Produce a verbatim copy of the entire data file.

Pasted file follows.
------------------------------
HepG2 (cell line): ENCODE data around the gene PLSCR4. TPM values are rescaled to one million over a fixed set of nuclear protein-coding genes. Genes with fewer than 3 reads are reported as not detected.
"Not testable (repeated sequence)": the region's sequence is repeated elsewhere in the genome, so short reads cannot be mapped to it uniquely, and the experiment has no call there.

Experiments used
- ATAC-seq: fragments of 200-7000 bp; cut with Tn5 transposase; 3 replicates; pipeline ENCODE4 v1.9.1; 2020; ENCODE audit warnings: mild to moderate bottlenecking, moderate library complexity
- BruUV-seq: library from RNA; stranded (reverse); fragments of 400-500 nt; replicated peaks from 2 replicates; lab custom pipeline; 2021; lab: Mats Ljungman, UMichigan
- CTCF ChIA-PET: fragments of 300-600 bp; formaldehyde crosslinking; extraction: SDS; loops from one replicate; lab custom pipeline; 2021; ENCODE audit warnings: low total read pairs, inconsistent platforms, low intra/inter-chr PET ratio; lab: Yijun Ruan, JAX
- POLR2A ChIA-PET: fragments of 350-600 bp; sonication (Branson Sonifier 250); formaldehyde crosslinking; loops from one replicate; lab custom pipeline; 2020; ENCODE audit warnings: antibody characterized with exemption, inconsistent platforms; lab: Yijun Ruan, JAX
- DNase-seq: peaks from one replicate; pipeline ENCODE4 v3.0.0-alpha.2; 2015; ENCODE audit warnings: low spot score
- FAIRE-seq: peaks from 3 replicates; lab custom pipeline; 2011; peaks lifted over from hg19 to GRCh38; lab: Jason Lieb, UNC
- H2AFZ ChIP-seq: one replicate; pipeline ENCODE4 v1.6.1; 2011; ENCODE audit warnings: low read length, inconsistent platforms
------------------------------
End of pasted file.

HepG2 (cell line): ENCODE data around the gene PLSCR4. TPM values are rescaled to one million over a fixed set of nuclear protein-coding genes. Genes with fewer than 3 reads are reported as not detected.
"Not testable (repeated sequence)": the region's sequence is repeated elsewhere in the genome, so short reads cannot be mapped to it uniquely, and the experiment has no call there.

Experiments used
- ATAC-seq: fragments of 200-7000 bp; cut with Tn5 transposase; 3 replicates; pipeline ENCODE4 v1.9.1; 2020; ENCODE audit warnings: mild to moderate bottlenecking, moderate library complexity
- BruUV-seq: library from RNA; stranded (reverse); fragments of 400-500 nt; replicated peaks from 2 replicates; lab custom pipeline; 2021; lab: Mats Ljungman, UMichigan
- CTCF ChIA-PET: fragments of 300-600 bp; formaldehyde crosslinking; extraction: SDS; loops from one replicate; lab custom pipeline; 2021; ENCODE audit warnings: low total read pairs, inconsistent platforms, low intra/inter-chr PET ratio; lab: Yijun Ruan, JAX
- POLR2A ChIA-PET: fragments of 350-600 bp; sonication (Branson Sonifier 250); formaldehyde crosslinking; loops from one replicate; lab custom pipeline; 2020; ENCODE audit warnings: antibody characterized with exemption, inconsistent platforms; lab: Yijun Ruan, JAX
- DNase-seq: peaks from one replicate; pipeline ENCODE4 v3.0.0-alpha.2; 2015; ENCODE audit warnings: low spot score
- FAIRE-seq: peaks from 3 replicates; lab custom pipeline; 2011; peaks lifted over from hg19 to GRCh38; lab: Jason Lieb, UNC
- H2AFZ ChIP-seq: one replicate; pipeline ENCODE4 v1.6.1; 2011; ENCODE audit warnings: low read length, inconsistent platforms